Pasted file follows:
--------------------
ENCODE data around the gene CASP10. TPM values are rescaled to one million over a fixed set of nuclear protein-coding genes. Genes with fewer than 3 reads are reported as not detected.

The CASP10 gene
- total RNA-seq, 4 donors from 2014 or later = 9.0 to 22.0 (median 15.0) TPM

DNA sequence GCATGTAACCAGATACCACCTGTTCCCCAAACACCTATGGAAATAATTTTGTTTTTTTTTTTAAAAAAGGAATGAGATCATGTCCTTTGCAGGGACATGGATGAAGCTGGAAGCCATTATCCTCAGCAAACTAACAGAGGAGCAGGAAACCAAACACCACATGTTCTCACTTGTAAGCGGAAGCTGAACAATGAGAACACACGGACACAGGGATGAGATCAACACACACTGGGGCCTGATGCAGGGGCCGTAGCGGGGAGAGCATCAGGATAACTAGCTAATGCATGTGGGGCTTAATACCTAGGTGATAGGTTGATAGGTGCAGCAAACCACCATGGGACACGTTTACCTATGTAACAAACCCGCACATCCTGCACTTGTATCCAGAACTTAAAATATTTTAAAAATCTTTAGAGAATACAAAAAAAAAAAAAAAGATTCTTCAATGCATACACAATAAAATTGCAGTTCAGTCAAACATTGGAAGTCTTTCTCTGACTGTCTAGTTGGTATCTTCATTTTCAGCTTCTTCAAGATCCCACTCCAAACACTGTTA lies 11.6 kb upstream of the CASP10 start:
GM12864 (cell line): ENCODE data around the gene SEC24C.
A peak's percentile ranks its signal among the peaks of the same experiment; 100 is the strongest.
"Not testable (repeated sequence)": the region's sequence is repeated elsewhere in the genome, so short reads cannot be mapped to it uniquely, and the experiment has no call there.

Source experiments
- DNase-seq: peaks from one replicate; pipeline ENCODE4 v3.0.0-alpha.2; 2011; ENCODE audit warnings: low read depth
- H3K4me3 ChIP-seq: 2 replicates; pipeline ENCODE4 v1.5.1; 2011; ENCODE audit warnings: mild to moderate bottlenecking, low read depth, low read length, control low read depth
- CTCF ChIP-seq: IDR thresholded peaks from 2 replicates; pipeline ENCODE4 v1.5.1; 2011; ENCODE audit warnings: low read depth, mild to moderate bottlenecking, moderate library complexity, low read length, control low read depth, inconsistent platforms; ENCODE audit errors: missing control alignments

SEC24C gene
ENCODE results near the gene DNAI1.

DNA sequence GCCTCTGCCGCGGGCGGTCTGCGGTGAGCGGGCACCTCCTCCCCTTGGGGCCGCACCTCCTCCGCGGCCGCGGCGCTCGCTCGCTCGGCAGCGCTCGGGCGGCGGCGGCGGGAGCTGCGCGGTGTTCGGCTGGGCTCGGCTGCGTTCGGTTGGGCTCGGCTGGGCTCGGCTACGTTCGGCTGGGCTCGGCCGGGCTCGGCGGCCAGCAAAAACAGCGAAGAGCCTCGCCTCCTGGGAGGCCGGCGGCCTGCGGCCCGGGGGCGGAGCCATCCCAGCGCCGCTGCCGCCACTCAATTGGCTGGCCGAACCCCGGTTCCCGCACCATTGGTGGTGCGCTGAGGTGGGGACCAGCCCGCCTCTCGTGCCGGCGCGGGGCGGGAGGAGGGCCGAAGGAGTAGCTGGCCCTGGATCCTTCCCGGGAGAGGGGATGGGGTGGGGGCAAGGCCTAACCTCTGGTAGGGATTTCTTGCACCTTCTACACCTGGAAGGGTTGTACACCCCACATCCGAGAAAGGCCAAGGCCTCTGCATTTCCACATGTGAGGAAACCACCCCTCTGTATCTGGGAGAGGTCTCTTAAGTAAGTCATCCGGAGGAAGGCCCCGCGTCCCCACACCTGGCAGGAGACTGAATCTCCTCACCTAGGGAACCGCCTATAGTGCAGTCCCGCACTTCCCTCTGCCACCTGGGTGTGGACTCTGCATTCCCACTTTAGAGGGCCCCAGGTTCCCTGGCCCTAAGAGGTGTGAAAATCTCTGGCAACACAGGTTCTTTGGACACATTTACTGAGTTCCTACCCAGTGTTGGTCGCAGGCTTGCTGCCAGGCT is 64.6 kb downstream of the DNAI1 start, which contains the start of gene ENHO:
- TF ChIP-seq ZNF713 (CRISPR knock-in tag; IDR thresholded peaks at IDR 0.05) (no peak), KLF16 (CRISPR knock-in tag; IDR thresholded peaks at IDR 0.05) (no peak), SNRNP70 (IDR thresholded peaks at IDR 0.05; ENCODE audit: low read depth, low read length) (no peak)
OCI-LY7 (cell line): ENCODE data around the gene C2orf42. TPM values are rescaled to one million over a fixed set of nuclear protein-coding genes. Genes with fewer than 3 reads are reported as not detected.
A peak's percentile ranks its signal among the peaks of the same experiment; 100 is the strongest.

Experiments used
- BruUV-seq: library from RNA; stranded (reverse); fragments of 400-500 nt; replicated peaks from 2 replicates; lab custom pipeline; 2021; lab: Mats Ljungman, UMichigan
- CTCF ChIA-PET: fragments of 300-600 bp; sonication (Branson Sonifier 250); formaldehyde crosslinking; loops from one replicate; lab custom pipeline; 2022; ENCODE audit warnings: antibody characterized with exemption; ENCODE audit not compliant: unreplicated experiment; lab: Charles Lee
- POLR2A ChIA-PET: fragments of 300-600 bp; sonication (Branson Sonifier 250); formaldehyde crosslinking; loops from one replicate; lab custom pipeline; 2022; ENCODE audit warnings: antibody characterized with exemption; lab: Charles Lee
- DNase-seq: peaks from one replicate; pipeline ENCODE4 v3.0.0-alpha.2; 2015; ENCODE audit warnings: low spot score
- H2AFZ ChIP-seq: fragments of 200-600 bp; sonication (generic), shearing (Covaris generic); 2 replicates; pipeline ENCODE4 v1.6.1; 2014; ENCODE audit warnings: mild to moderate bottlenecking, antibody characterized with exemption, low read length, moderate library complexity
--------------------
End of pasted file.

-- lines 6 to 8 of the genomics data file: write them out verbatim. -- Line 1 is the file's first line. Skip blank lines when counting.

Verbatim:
A peak's percentile ranks its signal among the peaks of the same experiment; 100 is the strongest.
"Not testable (repeated sequence)": the region's sequence is repeated elsewhere in the genome, so short reads cannot be mapped to it uniquely, and the experiment has no call there.

Source experiments